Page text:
David Ritblatt #2, man of aphorisms
On April 25th Brunswick formally promoted David Ritblatt from general manager to president of BNTME , and then two days later announced that BNT was for sale! How much did Ritblatt know and when did he know it? Why is Brunswick selling? Ritblatt responds to this general line of enquiry with some joking about being “in the dark” himself. I’m not sure about that, but I do see his point that as long as BNTME is healthy things are going to work out. Here are more aphorism-sprinkled points he made in our conversation last Friday:
* He stands by his MEJ predictions about developing an even closer relationship with Brunswick boat builders, “The planned sale of BNT Marine Electronics will not impact Brunswick’s strategy to integrate marine electronics. It is not necessary to manufacture Northstar and Navman products to integrate them into Brunswick boats.” Or: “You don’t need to own the cow to get a nice glass of milk.”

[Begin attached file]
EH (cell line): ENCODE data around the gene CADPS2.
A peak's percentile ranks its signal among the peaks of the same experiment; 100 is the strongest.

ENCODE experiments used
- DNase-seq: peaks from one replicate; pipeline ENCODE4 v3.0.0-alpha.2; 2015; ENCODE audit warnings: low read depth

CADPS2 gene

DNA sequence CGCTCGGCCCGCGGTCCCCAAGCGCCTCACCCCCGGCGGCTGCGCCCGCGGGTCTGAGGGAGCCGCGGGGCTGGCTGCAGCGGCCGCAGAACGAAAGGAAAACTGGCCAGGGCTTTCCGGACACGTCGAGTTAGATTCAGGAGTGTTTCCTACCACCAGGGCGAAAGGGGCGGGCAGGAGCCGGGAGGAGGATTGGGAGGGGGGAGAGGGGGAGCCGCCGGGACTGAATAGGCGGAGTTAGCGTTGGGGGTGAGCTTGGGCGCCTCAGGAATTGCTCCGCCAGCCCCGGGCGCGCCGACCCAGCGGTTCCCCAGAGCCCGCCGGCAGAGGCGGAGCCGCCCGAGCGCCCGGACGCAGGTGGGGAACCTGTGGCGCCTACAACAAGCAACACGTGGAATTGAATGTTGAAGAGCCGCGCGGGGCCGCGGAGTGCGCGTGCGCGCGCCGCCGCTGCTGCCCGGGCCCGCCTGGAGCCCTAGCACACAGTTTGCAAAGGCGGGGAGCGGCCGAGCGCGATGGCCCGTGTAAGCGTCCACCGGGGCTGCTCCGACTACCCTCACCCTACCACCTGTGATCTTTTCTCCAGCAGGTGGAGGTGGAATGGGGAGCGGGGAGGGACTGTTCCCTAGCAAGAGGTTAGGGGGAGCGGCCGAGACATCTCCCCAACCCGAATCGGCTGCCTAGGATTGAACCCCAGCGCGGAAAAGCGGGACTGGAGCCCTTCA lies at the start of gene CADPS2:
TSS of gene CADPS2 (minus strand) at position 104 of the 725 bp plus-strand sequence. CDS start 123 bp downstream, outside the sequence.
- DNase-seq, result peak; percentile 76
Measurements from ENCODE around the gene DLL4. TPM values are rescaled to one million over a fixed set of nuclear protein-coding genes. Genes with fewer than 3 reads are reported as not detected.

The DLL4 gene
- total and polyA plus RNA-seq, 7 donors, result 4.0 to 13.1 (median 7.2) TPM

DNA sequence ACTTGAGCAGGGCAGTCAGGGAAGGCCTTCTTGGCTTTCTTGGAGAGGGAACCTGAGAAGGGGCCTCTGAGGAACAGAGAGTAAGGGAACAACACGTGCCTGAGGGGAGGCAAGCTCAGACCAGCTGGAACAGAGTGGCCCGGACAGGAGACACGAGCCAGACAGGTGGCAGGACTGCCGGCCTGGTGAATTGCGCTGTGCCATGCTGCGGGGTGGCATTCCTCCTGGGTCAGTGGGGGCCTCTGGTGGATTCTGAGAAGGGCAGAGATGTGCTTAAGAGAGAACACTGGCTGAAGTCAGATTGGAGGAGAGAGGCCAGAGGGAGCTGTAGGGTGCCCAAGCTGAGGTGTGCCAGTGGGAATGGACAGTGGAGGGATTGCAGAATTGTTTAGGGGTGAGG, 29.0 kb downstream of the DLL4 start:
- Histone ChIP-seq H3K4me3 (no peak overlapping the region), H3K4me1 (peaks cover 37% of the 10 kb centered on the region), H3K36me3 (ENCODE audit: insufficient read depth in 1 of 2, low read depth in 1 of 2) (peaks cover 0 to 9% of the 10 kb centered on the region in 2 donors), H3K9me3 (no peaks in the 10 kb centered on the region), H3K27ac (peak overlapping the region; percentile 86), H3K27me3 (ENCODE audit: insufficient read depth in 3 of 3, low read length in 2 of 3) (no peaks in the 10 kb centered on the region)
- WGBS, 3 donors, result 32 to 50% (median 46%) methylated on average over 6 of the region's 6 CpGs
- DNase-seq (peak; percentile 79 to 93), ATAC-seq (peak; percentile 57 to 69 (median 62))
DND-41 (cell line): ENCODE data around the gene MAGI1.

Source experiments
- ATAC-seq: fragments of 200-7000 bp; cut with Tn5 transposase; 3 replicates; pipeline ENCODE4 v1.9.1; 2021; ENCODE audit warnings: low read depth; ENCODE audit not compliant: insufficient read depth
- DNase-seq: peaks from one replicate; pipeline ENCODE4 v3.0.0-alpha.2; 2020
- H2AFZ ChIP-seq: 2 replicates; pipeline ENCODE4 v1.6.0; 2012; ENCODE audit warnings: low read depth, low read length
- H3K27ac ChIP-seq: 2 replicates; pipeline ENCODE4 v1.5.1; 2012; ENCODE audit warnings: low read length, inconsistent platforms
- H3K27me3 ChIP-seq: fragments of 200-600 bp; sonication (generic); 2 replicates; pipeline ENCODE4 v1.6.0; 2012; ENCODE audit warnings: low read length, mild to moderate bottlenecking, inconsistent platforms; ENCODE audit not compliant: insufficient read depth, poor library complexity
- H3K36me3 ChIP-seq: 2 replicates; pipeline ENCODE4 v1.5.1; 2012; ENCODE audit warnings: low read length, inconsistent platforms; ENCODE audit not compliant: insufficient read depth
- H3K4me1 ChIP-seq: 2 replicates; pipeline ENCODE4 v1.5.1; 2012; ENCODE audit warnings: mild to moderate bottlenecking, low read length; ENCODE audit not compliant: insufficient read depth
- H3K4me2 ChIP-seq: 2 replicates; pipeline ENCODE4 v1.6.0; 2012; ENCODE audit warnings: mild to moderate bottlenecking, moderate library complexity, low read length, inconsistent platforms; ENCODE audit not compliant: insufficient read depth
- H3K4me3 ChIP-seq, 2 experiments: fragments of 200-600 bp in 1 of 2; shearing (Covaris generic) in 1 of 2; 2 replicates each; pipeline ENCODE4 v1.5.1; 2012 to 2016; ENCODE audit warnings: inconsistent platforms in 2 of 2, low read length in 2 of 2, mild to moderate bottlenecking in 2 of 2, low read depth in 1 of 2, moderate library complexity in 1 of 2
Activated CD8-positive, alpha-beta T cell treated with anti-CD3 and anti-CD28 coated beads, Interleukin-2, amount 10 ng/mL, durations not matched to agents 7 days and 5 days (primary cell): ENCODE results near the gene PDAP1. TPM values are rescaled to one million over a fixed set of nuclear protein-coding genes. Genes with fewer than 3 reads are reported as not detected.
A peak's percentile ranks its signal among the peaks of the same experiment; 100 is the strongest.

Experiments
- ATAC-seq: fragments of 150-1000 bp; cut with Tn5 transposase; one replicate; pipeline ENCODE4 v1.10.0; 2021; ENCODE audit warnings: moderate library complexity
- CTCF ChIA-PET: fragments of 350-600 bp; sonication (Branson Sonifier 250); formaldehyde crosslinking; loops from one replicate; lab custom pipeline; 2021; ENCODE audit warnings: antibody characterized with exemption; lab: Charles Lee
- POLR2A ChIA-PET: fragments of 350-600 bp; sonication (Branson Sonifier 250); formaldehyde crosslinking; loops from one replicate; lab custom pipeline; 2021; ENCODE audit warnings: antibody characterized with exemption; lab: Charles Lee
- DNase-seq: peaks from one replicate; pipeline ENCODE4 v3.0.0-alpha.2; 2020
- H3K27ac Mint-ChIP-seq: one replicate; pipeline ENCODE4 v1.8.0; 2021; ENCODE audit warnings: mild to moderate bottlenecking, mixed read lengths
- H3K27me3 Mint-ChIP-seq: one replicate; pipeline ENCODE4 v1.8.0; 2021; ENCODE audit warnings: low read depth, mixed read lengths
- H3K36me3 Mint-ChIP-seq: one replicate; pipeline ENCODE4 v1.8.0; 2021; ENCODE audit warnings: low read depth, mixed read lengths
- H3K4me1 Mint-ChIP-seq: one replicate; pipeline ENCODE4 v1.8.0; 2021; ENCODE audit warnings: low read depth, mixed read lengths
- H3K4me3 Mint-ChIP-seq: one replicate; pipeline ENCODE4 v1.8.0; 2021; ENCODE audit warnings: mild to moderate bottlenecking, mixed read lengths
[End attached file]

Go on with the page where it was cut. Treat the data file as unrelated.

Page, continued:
* He noted that BNTME just had its best month ever, including a 40% sales increase, and says he’s ‘honored’ by the many ‘interesting’ companies considering an acquisition. “They wouldn’t be hunting like this if the meat wasn’t tasty.”
* He did acknowledge a rumor I’d heard about delays in delivery of Northstar’s new 6100i series, but says they will be here this month (May), and that the 8000i will be delivered on schedule in June. The 6100i, incidently, is a juiced up version of the 6000i with support of Navionics Platinum charts and the new radar scanners which also work with the 8000i, and will eventually work (October) with the Navman 8120. The delay, he said, was logistical as manufacturing moved from Acton, Massachusetts to Auckland, New Zealand, which also resulted in price reductions. (There’s a sad aspect to that move, too, which I noted in my March column about BNTME, Ritblatt, and the 8000i—a column I just happily discovered is posted as a PDF at Northstar’s site).
* Ritblatt also noted that BNTME has a 100 engineers working on marine electronics products and what he thinks is the highest rate (% sales) of R&D investment in the industry. Finally, he gave me an impressive but off-the-record preview of products under development. There was an aphorism involved, but I’ve been asked not to repeat that either! Overall I’d say that while Ritblatt’s enthusiasm is no doubt part of his job description, his confidence in the future is pretty darn convincing.